Mineral Wool Vs. Fiberglass

Most people are familiar with fiberglass blanket or batt insulation. It is the fluffy pink or yellow stuff used in construction to keep houses warm or cool. Mineral wool batt insulation is also installed between wall studs and performs the same function.

Both products are very good at keeping homes warm and/or cool. Each has advantages and disadvantages. This article aims to provide the necessary information to help make informed decisions.

Mineral Wool and Fiberglass Comparisons

Mineral Wool and Fiberglass Comparisons

The following chart provides a quick comparison of mineral wool batt insulation and fiberglass batt insulation products.

Mineral Wool Fiberglass
Thermal Performance R-15@ 3.5 Inches R-13@ 35 Inches
Insulation Weight Heavier/denser Lighter/less dense
Sound Control Comparable Comparable
Fire Resistance Non-combustible
0 Flame Spread /0 Smoke Developed
Insulation Handleability Rigid Flexibily
Insulation Facing & Moisture Control Unfaced Only Unfaced, FSK Facing, Kraft-Facing
Typically Used In Exterior Walls, Basements, & Heated Crawl Spaces Interior/Exterior Walls, Basement, attics

Thermal Performance

R-value measures the thermal resistance of an insulation product. Higher R-values mean lower thermal conductivity and warmer or cooler buildings–depending on local climate conditions. In a standard 2 x 4 wall, mineral wool batts are R-15. fiberglass batts are R-13. Both types of batts are 3 ½” thick.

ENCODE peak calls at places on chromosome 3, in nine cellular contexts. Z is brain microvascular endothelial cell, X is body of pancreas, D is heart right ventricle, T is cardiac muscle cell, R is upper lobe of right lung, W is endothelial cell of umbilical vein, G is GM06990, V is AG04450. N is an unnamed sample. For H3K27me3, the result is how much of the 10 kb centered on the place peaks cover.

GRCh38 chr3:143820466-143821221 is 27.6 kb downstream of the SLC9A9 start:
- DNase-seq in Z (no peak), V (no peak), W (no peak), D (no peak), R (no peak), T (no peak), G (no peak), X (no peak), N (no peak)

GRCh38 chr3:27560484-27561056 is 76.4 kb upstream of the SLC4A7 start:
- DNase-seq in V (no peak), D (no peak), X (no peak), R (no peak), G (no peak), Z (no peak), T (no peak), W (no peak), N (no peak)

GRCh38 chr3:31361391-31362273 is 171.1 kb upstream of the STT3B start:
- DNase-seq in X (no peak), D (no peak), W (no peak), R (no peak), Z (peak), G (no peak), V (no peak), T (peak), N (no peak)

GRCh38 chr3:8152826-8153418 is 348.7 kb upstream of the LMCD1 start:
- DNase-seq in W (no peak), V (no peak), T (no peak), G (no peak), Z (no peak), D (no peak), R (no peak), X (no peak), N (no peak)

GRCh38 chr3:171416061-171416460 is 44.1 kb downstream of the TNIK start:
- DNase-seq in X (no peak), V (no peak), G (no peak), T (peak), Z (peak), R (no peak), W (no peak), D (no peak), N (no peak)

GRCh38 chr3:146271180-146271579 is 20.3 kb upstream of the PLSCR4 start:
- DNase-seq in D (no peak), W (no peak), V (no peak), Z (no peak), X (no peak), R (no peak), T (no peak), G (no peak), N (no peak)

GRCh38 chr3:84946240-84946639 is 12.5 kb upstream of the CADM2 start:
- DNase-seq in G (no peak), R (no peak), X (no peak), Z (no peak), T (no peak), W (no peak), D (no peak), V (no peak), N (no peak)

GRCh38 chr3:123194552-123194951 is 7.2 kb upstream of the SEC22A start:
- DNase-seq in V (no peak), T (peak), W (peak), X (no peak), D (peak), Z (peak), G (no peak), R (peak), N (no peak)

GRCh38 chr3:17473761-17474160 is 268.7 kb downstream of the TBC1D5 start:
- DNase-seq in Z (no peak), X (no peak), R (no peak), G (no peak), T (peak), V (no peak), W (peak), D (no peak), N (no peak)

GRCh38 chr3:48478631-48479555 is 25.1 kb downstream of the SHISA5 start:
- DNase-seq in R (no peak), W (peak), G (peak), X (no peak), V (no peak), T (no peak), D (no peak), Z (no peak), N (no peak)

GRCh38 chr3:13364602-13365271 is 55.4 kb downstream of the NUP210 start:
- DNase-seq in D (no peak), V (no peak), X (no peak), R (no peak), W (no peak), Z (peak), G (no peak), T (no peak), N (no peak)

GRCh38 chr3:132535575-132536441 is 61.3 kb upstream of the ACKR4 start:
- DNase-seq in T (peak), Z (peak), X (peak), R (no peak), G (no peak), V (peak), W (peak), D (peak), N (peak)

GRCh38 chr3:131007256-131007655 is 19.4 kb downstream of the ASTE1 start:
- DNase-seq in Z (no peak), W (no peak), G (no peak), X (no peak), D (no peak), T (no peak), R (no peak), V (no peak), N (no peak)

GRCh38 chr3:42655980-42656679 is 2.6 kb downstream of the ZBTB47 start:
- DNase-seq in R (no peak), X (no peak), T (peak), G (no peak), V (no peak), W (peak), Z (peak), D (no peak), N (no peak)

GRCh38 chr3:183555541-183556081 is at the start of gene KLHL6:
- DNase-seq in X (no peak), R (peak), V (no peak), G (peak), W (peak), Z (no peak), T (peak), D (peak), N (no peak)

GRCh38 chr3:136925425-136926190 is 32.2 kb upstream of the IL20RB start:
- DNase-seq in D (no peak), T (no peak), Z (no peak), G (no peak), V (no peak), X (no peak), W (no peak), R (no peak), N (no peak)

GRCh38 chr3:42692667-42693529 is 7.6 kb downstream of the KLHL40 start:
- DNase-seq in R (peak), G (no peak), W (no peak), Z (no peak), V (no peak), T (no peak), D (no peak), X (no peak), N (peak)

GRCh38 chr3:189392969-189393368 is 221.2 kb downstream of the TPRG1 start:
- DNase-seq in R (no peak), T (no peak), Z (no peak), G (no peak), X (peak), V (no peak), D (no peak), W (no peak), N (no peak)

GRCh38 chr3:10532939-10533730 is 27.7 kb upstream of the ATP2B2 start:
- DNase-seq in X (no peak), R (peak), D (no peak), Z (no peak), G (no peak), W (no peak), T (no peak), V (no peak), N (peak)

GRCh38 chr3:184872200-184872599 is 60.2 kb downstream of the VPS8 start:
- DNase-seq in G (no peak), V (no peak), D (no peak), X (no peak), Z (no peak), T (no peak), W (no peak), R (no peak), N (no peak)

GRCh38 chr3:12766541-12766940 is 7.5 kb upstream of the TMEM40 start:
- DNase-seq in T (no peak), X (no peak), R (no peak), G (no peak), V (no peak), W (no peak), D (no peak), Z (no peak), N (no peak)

Warmer air will always flow towards cooler areas. Good insulation will not only keep heat inside the house, it will prevent hot humid air from leaking into the building.

Installation Comparison

Mineral wool batts are much more rigid than fiberglass. They fit snugly between studs. The rigidity makes them more difficult to fit around services inside the wall cavity–like electrical wires, plumbing pipes, ducting, and framing braces. When cut and fit tightly, they provide excellent insulation value. Mineral wool is rigid enough to accept the use of spray foam to fill any gaps left by over-large cuts.

Fiberglass batts are soft and pliable. They are easy to separate to fit around pipes and wires. Batts can be compressed if required around pipes. Remember that the insulation value is in the dead air pockets of the fiberglass. The more fiberglass is compressed, the lower the R-value. Fiberglass does not accept spray foam well but it is easy to cut and add extra batting where required.

Despite its softness and flexibility, fiberglass will not slump in the stud cavities. Once the vapor barrier and drywall are installed over properly fitted fiberglass it will go nowhere.

Most insulation installers have personal preferences. Some like the flexibility of fiberglass while others prefer the solid feel of mineral wool.

Insulation Weights

The density of mineral wool makes it much heavier than fiberglass. When used as wall insulation this does not present a problem. Used in attics where it is likely resting on drywall screwed to the trusses or joists may cause weight problems.

R-40 mineral wool insulation in an attic adds over 2lb. per square foot. A 2000 square foot attic is carrying over two tons of extra weight. Fiberglass is much lighter and may be a better option even if it requires an extra couple of inches to achieve R-40.

Fire Resistance